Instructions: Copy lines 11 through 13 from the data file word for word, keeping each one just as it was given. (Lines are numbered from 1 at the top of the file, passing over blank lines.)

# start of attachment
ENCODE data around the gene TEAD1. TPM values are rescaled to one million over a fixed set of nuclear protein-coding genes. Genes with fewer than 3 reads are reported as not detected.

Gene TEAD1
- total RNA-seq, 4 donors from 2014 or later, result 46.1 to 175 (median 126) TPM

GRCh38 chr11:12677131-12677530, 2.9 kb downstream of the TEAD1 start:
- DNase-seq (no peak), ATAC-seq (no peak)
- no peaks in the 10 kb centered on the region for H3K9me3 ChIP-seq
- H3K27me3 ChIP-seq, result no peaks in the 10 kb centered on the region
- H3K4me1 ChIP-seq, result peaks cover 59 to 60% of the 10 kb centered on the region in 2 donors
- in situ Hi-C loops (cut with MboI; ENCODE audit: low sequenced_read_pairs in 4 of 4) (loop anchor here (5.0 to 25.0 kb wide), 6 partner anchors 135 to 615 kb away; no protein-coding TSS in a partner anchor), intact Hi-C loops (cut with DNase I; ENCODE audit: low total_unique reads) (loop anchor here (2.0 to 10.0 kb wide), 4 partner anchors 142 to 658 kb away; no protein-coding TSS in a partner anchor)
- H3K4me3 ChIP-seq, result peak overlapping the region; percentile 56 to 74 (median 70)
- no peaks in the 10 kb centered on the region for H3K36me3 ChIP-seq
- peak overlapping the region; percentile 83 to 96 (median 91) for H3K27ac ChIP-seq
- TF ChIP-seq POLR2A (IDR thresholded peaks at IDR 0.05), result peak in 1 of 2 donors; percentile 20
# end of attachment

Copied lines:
- no peaks in the 10 kb centered on the region for H3K36me3 ChIP-seq
- peak overlapping the region; percentile 83 to 96 (median 91) for H3K27ac ChIP-seq
- TF ChIP-seq POLR2A (IDR thresholded peaks at IDR 0.05), result peak in 1 of 2 donors; percentile 20